For the 5V, connect directly.
For 3V and 4V, a linear LDO regulator for each one. Assuming they’re low current, linear would be fine.
The LDO (low drop-out) part is important. The regulator 'overhead' (or drop-out) voltage, needs to be less than the required Vin - Vout, with your worst case (lowest) Vin.
tl; dr version: the required overhead (drop-out) between Vin (5V) and the two Vout (4V, 3V) is too low to be satisfied by a non-LDO regulator like an LM317.
Assuming +/-10% on your 5V supply, your lowest Vin will be 4.5V. Then, the maximum overhead allowed for each of your supplies is:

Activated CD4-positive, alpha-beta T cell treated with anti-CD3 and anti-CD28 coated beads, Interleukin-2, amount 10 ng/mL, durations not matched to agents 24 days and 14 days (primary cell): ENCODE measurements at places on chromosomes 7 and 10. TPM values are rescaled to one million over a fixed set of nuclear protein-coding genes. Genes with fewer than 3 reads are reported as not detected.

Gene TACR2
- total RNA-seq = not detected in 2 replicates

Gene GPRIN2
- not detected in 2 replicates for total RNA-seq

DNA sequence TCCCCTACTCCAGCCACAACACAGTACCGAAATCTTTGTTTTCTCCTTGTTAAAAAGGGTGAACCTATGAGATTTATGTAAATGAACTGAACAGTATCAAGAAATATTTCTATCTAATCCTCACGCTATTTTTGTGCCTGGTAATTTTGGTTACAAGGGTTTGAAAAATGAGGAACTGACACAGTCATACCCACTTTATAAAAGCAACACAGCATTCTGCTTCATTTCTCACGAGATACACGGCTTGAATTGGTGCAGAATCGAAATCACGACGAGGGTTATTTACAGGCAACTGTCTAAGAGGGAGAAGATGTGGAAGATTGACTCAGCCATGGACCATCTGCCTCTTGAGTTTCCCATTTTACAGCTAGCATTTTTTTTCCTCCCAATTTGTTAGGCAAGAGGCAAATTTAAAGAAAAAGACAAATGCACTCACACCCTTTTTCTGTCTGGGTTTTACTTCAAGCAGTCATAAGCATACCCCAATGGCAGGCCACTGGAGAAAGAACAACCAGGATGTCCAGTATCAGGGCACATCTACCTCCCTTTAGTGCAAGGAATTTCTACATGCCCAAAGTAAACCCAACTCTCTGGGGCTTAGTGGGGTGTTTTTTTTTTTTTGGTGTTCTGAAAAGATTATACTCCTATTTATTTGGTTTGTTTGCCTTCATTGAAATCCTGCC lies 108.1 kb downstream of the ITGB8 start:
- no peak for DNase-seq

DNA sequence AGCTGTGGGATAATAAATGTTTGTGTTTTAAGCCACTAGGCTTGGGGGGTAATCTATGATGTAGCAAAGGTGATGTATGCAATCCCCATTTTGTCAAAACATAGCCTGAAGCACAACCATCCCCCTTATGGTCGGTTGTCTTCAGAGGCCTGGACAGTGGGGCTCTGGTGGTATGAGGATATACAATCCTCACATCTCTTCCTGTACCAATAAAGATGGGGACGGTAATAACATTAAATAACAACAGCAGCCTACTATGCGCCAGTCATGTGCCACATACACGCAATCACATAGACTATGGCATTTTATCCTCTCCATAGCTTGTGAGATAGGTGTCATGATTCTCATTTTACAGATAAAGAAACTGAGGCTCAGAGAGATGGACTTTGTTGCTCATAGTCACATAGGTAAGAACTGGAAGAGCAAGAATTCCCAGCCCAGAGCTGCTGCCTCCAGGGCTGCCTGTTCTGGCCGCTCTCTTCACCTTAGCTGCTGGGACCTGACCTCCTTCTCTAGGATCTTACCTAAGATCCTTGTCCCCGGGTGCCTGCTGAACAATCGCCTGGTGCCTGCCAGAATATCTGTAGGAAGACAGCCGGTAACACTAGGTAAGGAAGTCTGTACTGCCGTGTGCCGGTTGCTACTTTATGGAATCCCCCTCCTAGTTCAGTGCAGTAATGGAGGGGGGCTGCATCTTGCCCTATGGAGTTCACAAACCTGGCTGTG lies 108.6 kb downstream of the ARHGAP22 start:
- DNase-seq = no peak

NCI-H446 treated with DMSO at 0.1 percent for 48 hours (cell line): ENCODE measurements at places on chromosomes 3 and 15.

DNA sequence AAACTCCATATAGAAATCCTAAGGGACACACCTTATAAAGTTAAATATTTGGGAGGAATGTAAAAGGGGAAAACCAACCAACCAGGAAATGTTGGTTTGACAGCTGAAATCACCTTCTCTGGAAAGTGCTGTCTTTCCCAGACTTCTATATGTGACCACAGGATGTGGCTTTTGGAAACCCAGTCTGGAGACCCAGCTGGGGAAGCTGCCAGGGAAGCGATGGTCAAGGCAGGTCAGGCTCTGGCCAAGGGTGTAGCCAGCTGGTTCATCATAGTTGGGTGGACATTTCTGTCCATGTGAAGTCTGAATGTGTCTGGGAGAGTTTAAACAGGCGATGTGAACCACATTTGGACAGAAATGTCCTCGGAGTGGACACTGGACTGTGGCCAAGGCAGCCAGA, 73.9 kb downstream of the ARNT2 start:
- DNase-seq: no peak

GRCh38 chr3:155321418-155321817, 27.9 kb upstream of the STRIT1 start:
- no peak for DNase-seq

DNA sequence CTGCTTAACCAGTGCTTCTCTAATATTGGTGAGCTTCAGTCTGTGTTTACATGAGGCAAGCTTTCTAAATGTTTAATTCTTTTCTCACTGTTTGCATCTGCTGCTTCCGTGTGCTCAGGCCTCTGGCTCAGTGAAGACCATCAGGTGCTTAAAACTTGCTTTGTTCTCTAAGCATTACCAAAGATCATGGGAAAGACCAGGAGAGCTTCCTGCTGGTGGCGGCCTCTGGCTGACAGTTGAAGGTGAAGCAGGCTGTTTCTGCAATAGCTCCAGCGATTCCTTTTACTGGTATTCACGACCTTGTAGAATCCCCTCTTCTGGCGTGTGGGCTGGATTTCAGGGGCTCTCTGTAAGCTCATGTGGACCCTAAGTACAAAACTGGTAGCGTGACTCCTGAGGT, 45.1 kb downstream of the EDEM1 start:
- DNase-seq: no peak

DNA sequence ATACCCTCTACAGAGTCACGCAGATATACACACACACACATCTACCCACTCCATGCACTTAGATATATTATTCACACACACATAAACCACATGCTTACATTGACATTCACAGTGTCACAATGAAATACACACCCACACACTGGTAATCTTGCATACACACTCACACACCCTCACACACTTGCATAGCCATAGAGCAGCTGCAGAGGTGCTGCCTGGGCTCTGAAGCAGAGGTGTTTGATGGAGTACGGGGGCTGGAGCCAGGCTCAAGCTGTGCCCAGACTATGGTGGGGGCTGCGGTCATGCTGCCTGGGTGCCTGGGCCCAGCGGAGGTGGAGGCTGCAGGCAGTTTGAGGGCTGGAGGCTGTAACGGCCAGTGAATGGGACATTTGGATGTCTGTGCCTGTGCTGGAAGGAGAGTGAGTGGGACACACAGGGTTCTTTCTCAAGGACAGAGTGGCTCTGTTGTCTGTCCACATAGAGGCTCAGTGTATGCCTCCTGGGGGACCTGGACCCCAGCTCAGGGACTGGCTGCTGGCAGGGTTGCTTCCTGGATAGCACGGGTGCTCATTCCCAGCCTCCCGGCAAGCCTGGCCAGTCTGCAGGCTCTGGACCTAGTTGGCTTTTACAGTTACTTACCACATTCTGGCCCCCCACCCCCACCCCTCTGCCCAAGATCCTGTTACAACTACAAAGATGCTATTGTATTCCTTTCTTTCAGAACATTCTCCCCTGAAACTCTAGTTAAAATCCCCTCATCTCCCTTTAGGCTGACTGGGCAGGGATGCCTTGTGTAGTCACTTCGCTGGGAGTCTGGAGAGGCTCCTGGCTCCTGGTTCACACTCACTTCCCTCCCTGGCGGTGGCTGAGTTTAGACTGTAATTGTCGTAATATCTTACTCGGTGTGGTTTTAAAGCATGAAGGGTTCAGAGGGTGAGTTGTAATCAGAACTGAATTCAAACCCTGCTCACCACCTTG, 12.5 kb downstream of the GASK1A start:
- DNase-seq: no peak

- 4V supply: 4.5V - 4V = 0.5V
- 3V (3.3?) supply: 4.5V - 3V = 1.5V
Neither of these can be satisfied by a non LDO regulator like the LM317, which has an overhead (drop-out) voltage of 3V. That won't work for this setup.
So you need LDOs. These have overhead (drop-out) of about 150 - 200mV, lower than your required overhead. More about those here: https://www.analog.com/en/analog-dialogue/articles/understand-ldo-concepts.html
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@and the first letter. (b) Are you really sure that you need those specific voltages? They are unusual and might point to an X-Y problem, but without a schematic and more details, we can't validate for you. Please add a schematic, if you want readers to check. Thanks. \$\endgroup\$